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Trump halts Qualcomm takeover by Broadcom for national security

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The odds of a completed deal were already low after the Committee on Foreign Investment in the US ordered a 30-day stay in Broadcom's attempt to overturn a majority of the board of Qualcomm and force the company into negotiations on its $100 billion offer.

The Treasury argued that Broadcom has a history of acquiring companies, and then slashing their spending on new technologies.

The order cited "credible evidence" that led Trump to believe that Broadcom's taking control of Qualcomm "might take action that threatens to impair the national security of the United States".

CFIUS's concerns over the deal are said also to stem from Broadcom's ties to Huawei, which was blacklisted in 2012 along with ZTE when the US House Intelligence Committee cited security risks posed by the companies.

Another fear of the USA government is that Broadcom would not push ahead with Qualcomm's 5G R&D plans, leaving China's Huawei technologies to dominate communications tech and equipment used in the world's next-gen tech devices.

Earlier this month, in response to those fears, Broadcom announced the creation of a $1.5bn fund "to ensure United States leadership in future wireless technology".

Two analysts said Xilinx and Mellanox would be a good fit for Broadcom, though not as transformational as Qualcomm.

Senator Tom Cotton said that Qualcomms work is too important to the USA national security to let it fall into the hands of a foreign company-and in a hostile takeover no less.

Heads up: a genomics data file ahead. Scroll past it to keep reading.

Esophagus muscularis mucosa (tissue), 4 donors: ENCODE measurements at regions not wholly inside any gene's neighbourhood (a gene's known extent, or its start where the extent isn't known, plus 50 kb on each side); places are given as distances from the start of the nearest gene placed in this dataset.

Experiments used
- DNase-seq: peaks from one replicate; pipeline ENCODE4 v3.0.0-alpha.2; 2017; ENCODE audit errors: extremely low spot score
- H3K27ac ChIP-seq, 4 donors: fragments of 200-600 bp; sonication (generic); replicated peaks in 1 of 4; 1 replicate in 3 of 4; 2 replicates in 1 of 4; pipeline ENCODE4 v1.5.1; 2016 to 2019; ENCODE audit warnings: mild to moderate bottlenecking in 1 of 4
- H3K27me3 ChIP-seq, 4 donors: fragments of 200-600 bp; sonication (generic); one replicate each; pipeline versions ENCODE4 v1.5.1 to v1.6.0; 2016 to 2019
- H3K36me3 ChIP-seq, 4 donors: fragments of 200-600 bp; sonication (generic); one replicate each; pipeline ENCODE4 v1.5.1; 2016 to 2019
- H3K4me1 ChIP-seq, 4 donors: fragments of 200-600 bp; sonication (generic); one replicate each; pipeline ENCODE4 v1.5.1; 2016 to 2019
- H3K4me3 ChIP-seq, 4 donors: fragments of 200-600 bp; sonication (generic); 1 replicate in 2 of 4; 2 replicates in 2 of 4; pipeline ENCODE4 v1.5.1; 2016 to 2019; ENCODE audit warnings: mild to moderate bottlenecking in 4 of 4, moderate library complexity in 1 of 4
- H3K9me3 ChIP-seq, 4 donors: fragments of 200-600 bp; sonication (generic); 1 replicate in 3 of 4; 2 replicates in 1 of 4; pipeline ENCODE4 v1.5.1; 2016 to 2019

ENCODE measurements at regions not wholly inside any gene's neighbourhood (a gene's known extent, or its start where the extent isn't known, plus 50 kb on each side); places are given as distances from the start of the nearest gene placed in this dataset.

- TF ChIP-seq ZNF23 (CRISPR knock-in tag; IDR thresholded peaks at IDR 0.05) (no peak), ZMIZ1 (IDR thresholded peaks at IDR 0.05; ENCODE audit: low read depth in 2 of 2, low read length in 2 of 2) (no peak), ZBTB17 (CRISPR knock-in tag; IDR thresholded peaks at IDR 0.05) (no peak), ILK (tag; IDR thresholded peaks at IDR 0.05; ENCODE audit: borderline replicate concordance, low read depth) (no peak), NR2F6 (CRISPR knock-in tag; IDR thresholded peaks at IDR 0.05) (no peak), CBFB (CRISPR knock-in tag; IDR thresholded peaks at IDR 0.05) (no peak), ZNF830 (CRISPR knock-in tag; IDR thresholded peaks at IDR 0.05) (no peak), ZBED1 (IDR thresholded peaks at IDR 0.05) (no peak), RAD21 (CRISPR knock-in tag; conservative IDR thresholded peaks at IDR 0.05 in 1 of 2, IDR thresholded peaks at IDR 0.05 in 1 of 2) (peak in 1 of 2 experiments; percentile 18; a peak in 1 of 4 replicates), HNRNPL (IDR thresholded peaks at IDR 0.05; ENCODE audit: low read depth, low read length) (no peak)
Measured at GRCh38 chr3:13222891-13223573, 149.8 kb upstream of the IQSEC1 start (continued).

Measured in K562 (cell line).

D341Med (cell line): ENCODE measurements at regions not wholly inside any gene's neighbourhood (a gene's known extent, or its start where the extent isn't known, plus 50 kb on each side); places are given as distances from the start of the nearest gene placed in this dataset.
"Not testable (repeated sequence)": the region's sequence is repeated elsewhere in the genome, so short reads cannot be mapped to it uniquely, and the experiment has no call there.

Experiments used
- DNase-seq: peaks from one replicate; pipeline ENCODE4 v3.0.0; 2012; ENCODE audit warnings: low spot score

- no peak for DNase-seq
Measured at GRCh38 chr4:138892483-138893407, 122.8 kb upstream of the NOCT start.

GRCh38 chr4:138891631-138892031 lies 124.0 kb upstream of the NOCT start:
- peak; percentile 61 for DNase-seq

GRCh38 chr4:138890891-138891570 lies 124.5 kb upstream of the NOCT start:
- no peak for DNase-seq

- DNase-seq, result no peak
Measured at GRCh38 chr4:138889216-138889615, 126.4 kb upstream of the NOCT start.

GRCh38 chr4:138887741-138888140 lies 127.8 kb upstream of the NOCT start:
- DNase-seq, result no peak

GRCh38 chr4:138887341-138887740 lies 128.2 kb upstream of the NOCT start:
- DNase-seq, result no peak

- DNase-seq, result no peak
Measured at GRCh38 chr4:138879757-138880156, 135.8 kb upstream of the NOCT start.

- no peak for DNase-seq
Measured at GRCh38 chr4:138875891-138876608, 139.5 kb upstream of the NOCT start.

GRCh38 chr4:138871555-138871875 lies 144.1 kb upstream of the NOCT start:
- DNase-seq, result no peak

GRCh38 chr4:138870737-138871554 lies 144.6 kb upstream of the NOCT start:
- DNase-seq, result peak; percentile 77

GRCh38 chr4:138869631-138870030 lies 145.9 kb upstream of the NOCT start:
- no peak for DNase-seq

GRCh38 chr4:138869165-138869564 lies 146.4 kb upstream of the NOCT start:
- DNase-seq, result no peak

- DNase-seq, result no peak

Trump added that Broadcom "shall uphold its proxy commitments to those Qualcomm stockholders who have returned their final proxies to the Purchaser, to the extent consistent with this order".

The order goes on to say that the entire 15-member board of directors that Broadcom had proposed for Qualcomm are now barred from standing for those positions, that all efforts by Broadcom to purchase Qualcomm are permanently barred from going into effect, and that Broadcom is to immediately terminate all of its efforts to secure ownership of Qualcomm now and forever.

Unfortunately, Broadcom's woes don't end at being rejected by Qualcomm.

CFIUS also said that Qualcomm has a number of military contracts with the US Department of Defense. That could allow Chinese companies, namely Huawei to become the dominant supplier, the US said.

With his swift rejection of Broadcom Ltd.'s hostile takeover of Qualcomm Inc., President Donald Trump sent a clear signal to overseas investors: Any deal that could give China an edge in critical technology will be swatted down in the name of national security.

However, unnerved by the chance of a Qualcomm/Broadcom merging, Intel has been considering to make a move to buy the Singapore-based Broadcom. Broadcom later said it would enhance its investment in 5G and the USA after completing the deal.

Nothing's for certain. Along with ZTE, Huawei began ploughing billions of dollars into the field from 2009 and is now among China's top filers of patents both internationally and domestically, covering everything from data transmission to network security.

Its CEO, American citizen Hock Tan, promised to move the company's legal headquarters back to the U.S.in a meeting with Trump at White House in November.

On Sunday, CFIUS accused Broadcom of having violated the interim notice by failing to provide the panel with five days' notice of any moves to attempt to re-domicile Broadcom to the U.S.

Broadcom primarily makes chips for wired broadband communications, such as modems, Wi-Fi, switches and routers.

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